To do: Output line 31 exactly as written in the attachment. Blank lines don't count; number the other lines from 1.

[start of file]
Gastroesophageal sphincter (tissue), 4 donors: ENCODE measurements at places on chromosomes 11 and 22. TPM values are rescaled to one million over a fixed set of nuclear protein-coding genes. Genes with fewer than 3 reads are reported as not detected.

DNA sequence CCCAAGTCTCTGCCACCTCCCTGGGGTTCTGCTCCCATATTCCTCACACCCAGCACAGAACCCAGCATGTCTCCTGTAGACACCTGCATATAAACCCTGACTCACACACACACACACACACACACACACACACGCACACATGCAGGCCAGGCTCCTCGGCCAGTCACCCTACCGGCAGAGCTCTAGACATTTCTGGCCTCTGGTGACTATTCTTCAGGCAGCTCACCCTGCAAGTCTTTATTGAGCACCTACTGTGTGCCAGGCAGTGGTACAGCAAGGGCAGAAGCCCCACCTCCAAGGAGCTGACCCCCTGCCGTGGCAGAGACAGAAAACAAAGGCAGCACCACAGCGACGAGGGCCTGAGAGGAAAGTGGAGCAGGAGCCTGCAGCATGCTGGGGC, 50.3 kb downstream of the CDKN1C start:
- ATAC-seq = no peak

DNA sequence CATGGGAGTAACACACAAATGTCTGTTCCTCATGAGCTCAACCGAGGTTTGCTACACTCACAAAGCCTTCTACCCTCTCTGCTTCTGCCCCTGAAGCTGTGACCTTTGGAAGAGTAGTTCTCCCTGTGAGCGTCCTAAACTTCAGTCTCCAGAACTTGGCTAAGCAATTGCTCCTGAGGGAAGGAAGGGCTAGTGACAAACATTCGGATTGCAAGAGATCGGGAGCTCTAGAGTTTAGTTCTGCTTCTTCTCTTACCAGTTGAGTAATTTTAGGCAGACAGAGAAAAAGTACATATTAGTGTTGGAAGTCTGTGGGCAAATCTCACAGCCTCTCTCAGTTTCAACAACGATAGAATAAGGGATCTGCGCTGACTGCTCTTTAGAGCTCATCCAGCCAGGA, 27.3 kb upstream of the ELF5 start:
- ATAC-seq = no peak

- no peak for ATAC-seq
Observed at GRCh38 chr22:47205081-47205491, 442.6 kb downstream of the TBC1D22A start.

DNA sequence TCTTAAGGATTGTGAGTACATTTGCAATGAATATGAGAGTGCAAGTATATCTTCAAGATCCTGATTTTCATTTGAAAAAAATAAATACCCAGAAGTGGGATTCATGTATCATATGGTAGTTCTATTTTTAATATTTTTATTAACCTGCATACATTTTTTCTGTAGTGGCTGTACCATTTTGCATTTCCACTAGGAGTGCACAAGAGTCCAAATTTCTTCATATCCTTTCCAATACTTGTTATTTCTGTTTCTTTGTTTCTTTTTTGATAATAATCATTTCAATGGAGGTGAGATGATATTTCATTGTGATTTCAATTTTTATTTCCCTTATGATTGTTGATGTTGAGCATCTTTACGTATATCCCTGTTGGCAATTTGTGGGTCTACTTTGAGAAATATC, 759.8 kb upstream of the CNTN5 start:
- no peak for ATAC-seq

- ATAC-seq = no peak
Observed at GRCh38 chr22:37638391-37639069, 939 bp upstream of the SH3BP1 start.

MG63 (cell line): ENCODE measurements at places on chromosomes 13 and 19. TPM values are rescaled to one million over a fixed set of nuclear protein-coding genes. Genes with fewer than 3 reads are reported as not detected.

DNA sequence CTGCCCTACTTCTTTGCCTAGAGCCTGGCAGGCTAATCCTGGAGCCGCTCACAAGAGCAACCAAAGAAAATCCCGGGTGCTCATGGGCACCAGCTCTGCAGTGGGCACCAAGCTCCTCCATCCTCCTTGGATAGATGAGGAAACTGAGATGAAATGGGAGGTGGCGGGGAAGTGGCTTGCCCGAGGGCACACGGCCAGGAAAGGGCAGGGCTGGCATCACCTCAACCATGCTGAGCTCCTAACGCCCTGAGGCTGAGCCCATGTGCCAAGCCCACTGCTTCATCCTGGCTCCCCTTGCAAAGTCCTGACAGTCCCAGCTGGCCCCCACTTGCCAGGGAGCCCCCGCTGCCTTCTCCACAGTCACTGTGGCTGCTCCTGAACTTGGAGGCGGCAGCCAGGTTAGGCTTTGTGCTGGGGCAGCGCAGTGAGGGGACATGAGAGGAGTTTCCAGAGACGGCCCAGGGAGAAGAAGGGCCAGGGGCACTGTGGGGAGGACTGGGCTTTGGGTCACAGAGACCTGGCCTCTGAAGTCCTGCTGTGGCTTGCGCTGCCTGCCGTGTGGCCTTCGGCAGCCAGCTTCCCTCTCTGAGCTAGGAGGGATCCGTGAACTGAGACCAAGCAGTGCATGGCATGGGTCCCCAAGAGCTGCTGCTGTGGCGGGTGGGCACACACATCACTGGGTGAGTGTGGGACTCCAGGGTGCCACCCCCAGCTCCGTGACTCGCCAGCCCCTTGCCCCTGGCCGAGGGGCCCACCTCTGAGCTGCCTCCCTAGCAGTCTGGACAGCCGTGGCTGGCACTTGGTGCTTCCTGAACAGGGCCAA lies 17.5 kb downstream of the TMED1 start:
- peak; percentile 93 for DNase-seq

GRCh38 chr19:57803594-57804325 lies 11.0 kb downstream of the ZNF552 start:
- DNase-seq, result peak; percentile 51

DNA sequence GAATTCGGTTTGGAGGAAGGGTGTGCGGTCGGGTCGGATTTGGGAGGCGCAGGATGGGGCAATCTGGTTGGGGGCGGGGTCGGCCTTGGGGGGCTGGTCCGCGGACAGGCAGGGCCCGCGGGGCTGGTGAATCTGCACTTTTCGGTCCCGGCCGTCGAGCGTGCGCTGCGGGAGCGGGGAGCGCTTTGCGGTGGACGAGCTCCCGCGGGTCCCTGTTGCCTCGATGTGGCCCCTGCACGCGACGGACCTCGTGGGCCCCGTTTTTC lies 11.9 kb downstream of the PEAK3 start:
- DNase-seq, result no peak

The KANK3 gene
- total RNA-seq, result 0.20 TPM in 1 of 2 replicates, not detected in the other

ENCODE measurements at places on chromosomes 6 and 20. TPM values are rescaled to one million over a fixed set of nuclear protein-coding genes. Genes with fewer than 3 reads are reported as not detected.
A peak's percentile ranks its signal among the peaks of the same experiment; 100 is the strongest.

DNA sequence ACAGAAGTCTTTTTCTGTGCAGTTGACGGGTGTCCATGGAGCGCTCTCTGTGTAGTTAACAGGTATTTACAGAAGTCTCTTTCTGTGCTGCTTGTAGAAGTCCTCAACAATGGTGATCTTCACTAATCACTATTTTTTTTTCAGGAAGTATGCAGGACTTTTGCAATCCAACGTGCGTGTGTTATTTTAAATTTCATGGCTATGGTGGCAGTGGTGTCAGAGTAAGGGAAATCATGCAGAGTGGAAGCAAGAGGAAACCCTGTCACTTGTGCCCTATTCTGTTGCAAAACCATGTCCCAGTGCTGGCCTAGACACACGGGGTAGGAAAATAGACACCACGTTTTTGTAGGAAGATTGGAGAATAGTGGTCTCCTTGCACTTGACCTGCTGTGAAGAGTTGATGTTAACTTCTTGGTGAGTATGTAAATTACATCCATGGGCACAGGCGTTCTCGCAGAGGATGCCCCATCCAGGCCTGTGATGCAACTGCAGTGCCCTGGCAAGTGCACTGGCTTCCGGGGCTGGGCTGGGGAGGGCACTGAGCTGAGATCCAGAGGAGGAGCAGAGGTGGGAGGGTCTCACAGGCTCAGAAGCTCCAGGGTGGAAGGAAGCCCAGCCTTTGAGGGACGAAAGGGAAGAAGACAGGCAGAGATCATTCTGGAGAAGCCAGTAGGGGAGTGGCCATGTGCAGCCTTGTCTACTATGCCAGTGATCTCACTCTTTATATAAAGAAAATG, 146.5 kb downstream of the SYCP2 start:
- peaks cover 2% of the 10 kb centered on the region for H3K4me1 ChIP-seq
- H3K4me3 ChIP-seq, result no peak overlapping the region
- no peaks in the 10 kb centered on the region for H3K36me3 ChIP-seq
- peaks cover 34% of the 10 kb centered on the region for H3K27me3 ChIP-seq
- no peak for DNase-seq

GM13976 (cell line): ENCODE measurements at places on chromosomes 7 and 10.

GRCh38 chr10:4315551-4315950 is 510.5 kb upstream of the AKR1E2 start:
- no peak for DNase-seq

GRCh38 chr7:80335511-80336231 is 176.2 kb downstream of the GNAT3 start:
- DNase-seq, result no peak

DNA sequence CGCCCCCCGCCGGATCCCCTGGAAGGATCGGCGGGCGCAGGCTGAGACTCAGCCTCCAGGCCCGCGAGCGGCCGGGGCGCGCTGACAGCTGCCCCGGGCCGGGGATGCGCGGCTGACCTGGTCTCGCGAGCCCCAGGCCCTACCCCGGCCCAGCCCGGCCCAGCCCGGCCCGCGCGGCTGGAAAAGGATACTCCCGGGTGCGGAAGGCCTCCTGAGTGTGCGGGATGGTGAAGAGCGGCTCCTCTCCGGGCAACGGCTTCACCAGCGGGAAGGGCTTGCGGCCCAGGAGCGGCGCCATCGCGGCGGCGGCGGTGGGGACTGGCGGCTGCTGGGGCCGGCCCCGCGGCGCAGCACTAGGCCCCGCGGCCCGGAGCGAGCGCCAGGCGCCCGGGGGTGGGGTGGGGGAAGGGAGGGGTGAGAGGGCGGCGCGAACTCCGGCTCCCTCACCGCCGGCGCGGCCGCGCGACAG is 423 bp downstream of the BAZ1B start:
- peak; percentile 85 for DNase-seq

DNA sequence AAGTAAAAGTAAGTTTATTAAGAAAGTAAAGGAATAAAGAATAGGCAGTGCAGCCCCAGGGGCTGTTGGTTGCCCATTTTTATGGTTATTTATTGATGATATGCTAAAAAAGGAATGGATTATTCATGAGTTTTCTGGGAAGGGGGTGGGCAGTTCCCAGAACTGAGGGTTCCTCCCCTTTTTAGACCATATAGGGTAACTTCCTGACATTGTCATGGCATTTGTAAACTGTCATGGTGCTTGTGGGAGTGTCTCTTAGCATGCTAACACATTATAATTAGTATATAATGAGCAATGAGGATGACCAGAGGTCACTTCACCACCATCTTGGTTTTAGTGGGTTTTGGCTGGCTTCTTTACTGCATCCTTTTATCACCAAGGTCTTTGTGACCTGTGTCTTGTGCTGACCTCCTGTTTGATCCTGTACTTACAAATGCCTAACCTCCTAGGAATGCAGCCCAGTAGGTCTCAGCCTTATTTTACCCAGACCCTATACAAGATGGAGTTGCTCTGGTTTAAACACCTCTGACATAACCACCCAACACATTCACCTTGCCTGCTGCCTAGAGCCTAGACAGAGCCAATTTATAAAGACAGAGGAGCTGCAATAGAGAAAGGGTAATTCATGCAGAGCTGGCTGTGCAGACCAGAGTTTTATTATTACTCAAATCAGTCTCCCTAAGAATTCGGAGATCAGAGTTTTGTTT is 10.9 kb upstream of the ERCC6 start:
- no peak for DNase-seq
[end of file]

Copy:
- no peak for DNase-seq